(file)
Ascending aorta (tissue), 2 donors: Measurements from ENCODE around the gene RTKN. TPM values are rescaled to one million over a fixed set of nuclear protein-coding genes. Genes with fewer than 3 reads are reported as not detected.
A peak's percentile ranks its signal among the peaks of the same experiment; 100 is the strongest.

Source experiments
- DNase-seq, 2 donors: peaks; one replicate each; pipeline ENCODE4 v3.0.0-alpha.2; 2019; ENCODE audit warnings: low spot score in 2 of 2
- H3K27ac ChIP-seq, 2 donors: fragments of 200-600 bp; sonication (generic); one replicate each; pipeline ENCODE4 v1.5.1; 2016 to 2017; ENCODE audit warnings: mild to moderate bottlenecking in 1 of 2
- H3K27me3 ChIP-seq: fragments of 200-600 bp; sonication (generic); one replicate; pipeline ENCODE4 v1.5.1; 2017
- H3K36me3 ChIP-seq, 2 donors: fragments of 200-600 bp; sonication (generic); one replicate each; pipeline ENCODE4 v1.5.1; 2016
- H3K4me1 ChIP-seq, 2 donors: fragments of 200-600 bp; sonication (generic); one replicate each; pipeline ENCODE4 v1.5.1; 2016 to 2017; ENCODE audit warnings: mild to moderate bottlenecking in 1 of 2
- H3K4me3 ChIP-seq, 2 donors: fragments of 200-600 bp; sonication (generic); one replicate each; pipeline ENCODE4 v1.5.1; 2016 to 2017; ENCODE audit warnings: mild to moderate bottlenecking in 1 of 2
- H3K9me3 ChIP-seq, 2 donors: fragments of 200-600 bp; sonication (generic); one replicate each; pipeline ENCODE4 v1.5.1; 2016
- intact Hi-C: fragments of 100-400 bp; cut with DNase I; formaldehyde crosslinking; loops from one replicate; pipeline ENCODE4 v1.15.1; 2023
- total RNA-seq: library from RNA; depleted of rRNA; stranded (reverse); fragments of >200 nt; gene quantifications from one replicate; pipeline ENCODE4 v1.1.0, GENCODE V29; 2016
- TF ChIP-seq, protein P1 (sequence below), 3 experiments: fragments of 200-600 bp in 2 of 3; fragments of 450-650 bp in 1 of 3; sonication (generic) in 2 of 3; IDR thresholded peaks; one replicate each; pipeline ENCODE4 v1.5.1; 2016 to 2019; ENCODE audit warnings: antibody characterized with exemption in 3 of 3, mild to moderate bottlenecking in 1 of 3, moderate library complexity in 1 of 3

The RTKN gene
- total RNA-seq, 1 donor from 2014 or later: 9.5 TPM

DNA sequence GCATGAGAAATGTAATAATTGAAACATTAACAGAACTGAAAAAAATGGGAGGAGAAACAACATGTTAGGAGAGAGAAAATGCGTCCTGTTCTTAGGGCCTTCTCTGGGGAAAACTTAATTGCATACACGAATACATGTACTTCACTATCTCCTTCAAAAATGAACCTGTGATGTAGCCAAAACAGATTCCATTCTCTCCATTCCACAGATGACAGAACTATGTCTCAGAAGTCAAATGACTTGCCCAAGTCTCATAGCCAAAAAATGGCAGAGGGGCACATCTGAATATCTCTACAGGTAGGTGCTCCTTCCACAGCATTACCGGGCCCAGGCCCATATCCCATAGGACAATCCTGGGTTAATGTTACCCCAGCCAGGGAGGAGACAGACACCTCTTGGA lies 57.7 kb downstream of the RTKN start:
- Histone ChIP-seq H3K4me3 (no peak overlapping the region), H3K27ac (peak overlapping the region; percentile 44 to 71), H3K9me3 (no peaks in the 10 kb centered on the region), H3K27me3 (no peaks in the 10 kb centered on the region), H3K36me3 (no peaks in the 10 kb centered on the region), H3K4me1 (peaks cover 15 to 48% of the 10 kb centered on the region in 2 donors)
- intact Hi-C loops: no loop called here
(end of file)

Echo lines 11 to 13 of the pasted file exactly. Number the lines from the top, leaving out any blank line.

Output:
- intact Hi-C: fragments of 100-400 bp; cut with DNase I; formaldehyde crosslinking; loops from one replicate; pipeline ENCODE4 v1.15.1; 2023
- total RNA-seq: library from RNA; depleted of rRNA; stranded (reverse); fragments of >200 nt; gene quantifications from one replicate; pipeline ENCODE4 v1.1.0, GENCODE V29; 2016
- TF ChIP-seq, protein P1 (sequence below), 3 experiments: fragments of 200-600 bp in 2 of 3; fragments of 450-650 bp in 1 of 3; sonication (generic) in 2 of 3; IDR thresholded peaks; one replicate each; pipeline ENCODE4 v1.5.1; 2016 to 2019; ENCODE audit warnings: antibody characterized with exemption in 3 of 3, mild to moderate bottlenecking in 1 of 3, moderate library complexity in 1 of 3